Lysis of adhesions, also known as adhesiolysis, is a procedure that helps relieve pain caused by conditions mostly associated with scar tissue around the spine. These include failed back surgery syndrome, in which chronic pain develops from multiple surgical interventions attempting to correct unrelated problems with muscles or nerves in the spinal region. The disruption of the tissues from multiple surgical procedures, unfortunately, causes scar tissue to develop. It is estimated that this occurs in up to 25% of all spinal surgeries. Scar tissue is often located in the epidural space, the area between the spinal cord (the thick cord of nerves which sends information from all parts of the body to the brain) and the bones that surround and support it.
Scar tissue in this region can interfere with the normal sensory or motor functions dependent on the spinal cord. The spinal nerves that connect the spine with the rest of the body may also be affected by being physically compressed or impinged, by conditions like spinal stenosis. Inflammatory changes by injury and chronic inflammation can also lead to the development of scar tissue or damage it chemically by causing the release of inflammatory molecules into the epidural space. Lysis of adhesions treats this by reducing or removing this scar tissue. This procedure has demonstrably improved chronic pain conditions such as failed back surgery and spinal stenosis.
Lysis of adhesions is also beneficial in conditions related to spinal scar tissue include stenosis, in which nervous tissue is mechanically impinged upon or compressed by the accumulation of this tissue around it. Stenosis is a condition that results in pain, sensory disorders, or even the loss of motor control. The removal of these adhesions through lysis may result in a return to normal function and relief from pain for patients affected by these conditions. These results may last up to 12 weeks after treatment.
Lysis of adhesion procedures are mostly performed on the lower back. However, cases in which spinal stenosis affects the neck (cervical spine) are also possible. This may result in chronic pain in the neck or upper limbs. A recent trial demonstrated promising results in the application of adhesiolysis to this condition. This study showed that approximately 72% of the patients included had moderate to zero pain six months following their lysis of adhesion procedure.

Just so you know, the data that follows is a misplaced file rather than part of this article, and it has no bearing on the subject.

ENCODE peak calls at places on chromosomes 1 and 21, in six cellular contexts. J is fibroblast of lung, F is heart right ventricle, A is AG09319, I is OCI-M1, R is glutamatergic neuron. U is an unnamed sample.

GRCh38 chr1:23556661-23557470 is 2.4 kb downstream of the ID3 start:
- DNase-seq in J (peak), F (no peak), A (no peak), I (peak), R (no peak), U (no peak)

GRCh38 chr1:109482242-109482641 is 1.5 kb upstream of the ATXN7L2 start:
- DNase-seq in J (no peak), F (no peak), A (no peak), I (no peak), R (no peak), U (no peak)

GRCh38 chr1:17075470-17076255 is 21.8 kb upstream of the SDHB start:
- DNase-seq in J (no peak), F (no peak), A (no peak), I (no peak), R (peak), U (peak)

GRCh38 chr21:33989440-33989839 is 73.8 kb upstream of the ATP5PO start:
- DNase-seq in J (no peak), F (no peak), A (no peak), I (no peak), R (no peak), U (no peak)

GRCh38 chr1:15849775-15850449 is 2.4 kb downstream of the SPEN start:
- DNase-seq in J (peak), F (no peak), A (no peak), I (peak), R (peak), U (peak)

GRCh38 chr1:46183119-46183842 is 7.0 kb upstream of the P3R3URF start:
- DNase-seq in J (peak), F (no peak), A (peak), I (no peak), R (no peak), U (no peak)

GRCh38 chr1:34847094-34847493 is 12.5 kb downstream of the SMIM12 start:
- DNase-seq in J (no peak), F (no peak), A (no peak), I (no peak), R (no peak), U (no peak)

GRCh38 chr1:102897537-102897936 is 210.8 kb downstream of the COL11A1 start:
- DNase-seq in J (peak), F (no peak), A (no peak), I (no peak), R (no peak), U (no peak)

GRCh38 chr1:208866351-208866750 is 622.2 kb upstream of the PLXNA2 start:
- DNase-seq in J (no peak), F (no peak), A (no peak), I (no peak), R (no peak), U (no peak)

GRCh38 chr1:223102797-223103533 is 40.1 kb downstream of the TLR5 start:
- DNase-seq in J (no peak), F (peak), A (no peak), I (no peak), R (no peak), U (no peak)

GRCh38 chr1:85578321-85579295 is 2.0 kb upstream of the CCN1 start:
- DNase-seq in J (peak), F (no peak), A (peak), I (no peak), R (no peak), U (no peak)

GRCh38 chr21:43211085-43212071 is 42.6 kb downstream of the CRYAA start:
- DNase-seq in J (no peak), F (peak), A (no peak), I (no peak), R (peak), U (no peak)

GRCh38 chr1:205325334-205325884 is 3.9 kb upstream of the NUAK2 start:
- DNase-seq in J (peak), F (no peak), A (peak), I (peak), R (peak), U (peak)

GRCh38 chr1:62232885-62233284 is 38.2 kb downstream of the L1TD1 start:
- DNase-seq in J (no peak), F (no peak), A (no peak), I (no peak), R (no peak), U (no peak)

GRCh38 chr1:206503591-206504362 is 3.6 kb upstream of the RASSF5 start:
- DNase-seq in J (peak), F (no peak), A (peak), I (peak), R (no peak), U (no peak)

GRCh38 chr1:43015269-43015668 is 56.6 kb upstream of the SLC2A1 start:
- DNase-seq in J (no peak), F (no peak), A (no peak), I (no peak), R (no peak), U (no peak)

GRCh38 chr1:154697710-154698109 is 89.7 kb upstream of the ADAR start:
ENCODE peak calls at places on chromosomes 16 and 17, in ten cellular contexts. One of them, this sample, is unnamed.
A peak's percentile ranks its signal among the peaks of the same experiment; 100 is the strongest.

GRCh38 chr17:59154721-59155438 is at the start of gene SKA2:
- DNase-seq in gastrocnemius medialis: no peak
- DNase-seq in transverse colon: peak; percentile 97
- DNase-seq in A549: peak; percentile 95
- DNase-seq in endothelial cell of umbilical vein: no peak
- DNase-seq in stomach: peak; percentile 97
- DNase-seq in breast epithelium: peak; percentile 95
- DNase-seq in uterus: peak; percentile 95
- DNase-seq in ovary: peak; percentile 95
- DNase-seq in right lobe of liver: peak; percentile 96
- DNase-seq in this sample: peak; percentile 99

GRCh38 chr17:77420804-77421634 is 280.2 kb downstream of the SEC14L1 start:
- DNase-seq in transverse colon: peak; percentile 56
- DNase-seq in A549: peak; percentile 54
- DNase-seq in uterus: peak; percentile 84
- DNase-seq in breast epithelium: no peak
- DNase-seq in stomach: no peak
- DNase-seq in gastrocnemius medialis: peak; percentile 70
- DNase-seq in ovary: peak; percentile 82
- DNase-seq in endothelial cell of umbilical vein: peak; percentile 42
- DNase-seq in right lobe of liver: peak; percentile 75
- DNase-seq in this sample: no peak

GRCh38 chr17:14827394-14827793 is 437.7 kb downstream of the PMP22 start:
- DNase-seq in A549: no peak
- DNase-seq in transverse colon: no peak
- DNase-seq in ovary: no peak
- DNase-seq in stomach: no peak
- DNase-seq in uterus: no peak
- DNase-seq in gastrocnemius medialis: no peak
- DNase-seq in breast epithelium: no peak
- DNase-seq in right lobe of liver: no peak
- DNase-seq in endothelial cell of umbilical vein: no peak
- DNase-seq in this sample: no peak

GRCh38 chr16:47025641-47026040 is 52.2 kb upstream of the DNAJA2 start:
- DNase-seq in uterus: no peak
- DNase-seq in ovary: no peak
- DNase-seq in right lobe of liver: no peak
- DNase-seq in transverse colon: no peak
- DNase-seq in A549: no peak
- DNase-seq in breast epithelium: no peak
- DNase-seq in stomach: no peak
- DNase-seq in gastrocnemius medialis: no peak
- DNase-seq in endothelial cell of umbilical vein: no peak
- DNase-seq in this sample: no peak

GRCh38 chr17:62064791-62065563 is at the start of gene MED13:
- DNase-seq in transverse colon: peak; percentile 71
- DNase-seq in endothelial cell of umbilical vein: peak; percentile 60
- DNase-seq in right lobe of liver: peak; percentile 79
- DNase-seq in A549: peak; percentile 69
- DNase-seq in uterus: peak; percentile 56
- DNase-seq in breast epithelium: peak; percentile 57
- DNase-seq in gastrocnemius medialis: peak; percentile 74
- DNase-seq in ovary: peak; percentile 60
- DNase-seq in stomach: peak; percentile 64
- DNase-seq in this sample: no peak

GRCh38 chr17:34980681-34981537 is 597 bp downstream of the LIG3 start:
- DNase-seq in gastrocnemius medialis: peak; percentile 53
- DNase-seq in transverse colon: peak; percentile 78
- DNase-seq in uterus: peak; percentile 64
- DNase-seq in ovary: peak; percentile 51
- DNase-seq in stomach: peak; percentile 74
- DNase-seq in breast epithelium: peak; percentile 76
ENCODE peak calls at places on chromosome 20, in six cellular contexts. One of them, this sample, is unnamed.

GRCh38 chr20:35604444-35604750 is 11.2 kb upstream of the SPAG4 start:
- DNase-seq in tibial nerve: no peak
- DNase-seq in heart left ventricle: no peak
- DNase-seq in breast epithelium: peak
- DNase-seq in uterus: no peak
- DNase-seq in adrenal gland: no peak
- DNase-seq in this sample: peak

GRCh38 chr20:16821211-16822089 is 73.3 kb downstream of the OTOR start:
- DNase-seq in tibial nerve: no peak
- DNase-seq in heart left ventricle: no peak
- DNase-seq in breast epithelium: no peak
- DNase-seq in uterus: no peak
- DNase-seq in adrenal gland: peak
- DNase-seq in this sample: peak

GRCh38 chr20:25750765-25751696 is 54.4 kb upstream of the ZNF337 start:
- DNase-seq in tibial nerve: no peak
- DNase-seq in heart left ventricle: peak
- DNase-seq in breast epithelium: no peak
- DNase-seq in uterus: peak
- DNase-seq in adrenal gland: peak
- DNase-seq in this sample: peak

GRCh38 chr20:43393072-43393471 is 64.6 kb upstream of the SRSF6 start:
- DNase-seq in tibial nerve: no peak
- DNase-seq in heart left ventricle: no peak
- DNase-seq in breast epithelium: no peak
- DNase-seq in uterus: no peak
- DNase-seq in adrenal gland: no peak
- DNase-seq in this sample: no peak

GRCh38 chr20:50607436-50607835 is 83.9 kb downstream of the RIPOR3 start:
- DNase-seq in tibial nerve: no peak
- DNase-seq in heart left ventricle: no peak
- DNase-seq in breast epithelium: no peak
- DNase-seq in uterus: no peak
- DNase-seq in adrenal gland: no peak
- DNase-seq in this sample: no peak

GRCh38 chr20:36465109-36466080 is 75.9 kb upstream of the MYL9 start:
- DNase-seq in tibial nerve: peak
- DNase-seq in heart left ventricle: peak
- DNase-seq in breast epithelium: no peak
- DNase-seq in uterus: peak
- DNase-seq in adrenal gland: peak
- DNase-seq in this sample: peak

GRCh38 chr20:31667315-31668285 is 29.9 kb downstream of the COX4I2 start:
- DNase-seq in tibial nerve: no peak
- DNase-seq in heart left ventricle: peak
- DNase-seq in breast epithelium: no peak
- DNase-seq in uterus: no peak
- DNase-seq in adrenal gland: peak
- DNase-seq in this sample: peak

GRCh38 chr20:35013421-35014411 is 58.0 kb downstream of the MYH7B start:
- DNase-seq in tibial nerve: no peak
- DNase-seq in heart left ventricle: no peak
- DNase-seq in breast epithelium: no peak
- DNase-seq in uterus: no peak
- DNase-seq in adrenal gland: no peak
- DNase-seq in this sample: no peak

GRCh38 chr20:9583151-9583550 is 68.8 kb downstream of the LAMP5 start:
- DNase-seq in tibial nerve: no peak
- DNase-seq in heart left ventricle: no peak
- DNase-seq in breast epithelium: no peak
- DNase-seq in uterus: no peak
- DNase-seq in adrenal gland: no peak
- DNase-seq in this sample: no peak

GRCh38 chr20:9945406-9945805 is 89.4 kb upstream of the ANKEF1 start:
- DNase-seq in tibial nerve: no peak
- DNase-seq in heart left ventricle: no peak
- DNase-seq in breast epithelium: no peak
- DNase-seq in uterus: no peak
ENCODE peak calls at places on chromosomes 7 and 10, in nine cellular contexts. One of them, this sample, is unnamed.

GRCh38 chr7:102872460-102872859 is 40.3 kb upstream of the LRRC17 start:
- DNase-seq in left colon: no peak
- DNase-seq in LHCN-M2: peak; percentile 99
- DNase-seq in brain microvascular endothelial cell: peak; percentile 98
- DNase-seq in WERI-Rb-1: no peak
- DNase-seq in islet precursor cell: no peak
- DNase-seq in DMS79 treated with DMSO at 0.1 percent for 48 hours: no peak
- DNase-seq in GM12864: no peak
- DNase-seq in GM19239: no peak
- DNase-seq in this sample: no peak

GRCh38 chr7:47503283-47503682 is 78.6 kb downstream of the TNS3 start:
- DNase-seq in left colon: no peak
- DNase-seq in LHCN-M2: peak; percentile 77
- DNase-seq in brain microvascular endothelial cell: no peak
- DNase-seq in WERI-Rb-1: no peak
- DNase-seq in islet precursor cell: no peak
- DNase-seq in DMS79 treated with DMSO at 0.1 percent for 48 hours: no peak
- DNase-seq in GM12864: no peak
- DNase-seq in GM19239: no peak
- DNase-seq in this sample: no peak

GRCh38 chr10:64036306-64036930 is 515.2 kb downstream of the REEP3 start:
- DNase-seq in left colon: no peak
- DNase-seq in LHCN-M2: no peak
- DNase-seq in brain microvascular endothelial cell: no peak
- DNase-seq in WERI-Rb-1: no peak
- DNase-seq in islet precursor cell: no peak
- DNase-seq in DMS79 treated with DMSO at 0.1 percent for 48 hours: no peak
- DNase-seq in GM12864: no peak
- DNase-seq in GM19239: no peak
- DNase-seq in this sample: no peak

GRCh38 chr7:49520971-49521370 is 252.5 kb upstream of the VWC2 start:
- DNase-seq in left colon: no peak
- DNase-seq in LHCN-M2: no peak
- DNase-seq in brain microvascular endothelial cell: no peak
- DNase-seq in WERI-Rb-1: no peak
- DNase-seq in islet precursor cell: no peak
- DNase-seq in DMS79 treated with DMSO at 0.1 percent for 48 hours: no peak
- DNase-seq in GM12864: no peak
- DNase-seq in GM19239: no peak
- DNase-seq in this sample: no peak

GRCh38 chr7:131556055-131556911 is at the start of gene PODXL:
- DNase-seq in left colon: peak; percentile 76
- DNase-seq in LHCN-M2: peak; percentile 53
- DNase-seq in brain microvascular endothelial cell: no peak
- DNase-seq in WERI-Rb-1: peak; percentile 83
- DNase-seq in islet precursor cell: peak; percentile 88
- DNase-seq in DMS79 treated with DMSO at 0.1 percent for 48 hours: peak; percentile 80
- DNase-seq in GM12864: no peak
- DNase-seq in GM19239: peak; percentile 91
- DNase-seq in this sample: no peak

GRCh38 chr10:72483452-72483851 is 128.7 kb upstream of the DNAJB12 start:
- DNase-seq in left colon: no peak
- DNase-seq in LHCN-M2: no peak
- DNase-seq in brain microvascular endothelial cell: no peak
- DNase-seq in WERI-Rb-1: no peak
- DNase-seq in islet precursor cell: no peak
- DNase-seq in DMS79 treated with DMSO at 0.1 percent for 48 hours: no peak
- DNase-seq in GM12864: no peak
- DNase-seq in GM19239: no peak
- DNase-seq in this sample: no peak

The area of the spine that is to be treated is first cleaned and prepped in sterile procedure. Because the procedure can take several hours to complete, IV sedation is given for optimal comfort of the patient. Under the guidance of fluoroscopy (a special form of x-ray), Dr. Morchower inserts a catheter (a small, thin plastic tube) into the spinal canal. The catheter is then advanced into the area affected with adhesions by using the real-time imaging of fluoroscopy.
Once in the spinal canal, a dye or contrast material is injected to highlight the location of scar tissue on the fluoroscopic monitor. Through the catheter, a solution made of substances that work to break up and soften scar tissue is then administered. This solution often includes enzymes, local anesthetics, steroids and hypertonic saline that destroy scar tissue, relieve pain, and reduce inflammation. Throughout the entire procedure, the movement of the catheter is continuously monitored with the fluoroscope, ensuring safe and effective catheter positioning. Once the procedure is completed, a short period of time is required for recovery.
*Individual Result May Vary*